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Doomed from the start: considering development risk

Hell for a developer is ...

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Comment "Hell" for a developer is working on a project that is doomed to failure from the start. No matter how ill-conceived the business case and unreasonable the external constraints, the hapless developer still has a good chance of collecting the blame. And even if he escapes the massacre of the innocents (following on from the promotion of the guilty), the odour of failure clings to all involved.

But even worse is the feeling of working hard and professionally on something that is ultimately pointless. Why this train of thought should have led me onto a consideration of the NHS (National Health Service) National Programme for IT (NPfIT; see also NHS CfH; Connecting for Health is the DH agency responsible for delivery of NPfIT) I'm not sure, but this project does seem to exemplify one with high scores in all the risk categories I'd review before starting a project:

• It's a very large project, and the Government's record with large projects certainly isn't better than anyone else's.

• It involves massive changes to existing systems.

• It cuts across organisational boundaries (hospitals and GP surgeries, and uses outsourced services).

• It has legal/regulatory issues - doctors are responsible for the governance of patient records, and the Data Protection Act applies to much of the information.

• It is a highly visible project, raising considerable press interest.

• Top management (in this case, probably even our Prime Minister) is taking a lively and, possibly, ill-informed interest.

• It has safety-critical aspects.

• Resources are limited and, in theory, tightly controlled.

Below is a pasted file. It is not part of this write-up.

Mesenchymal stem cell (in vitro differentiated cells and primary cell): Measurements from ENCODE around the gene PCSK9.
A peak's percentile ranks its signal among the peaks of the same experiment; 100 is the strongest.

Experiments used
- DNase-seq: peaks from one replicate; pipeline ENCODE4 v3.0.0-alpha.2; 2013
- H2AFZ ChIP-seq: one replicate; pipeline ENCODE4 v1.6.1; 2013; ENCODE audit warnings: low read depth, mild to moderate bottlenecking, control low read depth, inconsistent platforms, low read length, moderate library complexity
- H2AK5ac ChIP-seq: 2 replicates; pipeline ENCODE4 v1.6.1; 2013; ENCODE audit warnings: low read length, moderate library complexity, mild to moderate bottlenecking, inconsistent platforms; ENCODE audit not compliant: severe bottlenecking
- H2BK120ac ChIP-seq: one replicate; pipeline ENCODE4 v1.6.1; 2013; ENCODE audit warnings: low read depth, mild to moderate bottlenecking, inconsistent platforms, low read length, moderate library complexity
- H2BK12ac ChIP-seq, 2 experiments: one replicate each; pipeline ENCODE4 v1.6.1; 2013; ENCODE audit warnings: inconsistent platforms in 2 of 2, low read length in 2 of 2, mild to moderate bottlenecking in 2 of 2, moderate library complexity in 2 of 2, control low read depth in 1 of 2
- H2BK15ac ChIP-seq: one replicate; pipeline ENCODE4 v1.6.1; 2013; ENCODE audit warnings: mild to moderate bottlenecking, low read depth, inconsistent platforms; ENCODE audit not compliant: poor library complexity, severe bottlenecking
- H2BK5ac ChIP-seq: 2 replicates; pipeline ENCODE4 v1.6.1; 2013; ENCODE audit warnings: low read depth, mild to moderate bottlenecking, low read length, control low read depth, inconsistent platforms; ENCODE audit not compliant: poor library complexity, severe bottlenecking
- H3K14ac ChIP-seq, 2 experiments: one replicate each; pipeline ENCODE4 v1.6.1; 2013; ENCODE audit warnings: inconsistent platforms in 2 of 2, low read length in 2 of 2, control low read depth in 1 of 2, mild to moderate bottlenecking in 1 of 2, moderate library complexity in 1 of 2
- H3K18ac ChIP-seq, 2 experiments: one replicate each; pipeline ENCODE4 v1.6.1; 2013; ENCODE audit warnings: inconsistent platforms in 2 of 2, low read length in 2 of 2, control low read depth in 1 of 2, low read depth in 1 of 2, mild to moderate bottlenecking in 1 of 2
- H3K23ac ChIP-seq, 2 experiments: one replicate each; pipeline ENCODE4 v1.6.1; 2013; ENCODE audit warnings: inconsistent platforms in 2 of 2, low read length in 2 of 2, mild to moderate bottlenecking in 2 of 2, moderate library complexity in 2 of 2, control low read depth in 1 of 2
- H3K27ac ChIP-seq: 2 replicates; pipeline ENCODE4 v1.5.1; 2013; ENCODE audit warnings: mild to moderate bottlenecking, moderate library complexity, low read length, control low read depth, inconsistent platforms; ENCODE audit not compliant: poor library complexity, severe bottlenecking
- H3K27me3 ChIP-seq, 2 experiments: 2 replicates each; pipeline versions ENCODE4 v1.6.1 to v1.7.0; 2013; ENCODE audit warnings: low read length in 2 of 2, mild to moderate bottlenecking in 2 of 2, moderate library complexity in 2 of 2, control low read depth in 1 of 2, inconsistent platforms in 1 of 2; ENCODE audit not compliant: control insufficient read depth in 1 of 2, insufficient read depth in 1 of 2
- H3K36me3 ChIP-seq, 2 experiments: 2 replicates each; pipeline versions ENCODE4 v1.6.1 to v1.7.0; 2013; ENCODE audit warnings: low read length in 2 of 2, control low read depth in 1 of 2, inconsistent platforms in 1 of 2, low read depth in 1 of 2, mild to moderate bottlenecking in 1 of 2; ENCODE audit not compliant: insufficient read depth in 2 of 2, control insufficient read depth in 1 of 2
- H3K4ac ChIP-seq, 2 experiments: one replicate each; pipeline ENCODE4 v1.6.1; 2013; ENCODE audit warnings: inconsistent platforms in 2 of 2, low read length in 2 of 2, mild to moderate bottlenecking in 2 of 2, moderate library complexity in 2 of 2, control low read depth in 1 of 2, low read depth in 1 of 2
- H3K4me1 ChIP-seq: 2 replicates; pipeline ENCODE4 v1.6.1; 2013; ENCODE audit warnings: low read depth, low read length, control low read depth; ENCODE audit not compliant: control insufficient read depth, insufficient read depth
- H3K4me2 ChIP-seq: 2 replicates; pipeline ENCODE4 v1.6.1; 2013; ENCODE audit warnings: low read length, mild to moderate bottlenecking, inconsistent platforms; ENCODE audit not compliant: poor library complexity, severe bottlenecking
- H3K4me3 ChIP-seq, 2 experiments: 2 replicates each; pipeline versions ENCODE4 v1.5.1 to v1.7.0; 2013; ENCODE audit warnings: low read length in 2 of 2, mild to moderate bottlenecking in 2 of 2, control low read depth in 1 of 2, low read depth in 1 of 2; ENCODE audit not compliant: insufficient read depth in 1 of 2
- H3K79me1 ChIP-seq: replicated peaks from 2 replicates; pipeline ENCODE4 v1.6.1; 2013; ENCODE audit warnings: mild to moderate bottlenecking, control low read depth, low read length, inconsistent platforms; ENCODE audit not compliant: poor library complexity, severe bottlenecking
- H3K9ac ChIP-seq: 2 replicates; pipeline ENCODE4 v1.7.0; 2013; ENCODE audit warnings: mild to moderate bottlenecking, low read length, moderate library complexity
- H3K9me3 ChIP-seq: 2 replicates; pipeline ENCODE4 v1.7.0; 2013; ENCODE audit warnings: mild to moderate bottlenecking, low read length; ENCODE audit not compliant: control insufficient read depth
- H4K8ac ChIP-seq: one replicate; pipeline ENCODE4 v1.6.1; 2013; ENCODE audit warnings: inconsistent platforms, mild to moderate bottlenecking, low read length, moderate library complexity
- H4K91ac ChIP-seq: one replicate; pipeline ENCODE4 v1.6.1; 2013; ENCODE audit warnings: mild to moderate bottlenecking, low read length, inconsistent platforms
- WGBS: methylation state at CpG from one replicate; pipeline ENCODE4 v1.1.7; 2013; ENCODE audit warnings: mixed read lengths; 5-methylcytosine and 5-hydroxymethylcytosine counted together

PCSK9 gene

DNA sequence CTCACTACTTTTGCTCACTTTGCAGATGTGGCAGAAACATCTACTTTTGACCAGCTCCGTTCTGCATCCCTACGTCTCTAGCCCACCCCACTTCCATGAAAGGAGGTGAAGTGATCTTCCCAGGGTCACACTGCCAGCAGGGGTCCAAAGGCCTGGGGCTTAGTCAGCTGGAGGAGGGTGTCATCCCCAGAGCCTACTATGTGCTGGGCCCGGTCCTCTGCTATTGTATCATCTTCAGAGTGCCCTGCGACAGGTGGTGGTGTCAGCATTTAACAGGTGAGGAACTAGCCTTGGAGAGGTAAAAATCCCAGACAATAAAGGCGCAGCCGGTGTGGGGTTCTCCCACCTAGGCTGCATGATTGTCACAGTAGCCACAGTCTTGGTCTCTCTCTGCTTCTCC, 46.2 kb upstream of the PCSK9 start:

• It involves new technologies.

• Few of those involved can have much experience with similar projects - US healthcare is very different and the NHS is an unusually large operation, even in a global context.

An important first stage in any project is risk assessment, looking not only at project risk (the risk of the project failing) but also the operational and business risks the project will have to address (often, and somewhat misleadingly, called "non-functional requirements". Far better to embark on a high risk project with your eyes open, and some risk mitigation strategies and contingency plans, than with the "positive attitude" (aka hysterical optimism) so beloved of many of my past employers.

So, are there unconsidered risks with the NPfIT NHS project? Well, as I write this it looks as if there may have been, as a written answer in Parliament has disclosed that only £234 million (of the £6.2bn estimated for the project), under 5 per cent of the contracts outstanding, has been paid by CfH over 2 years in. This implies that the project as a whole may be slipping, and may introduce further risk, if suppliers aren't being paid enough to service their contracts properly.

Moreover, the installation of the new technologies is not proceeding as smoothly as one would like, I read, with service reliability and availability problems plaguing connections to the NHS spine over Christmas and the New Year. However, as CfH says, "The upgrade release to the NHS Care Record Service over the weekend of December 17 and 18, 2005, was the largest and most complex to date." But should that really mean that we must expect problems?

High performance access to file storage

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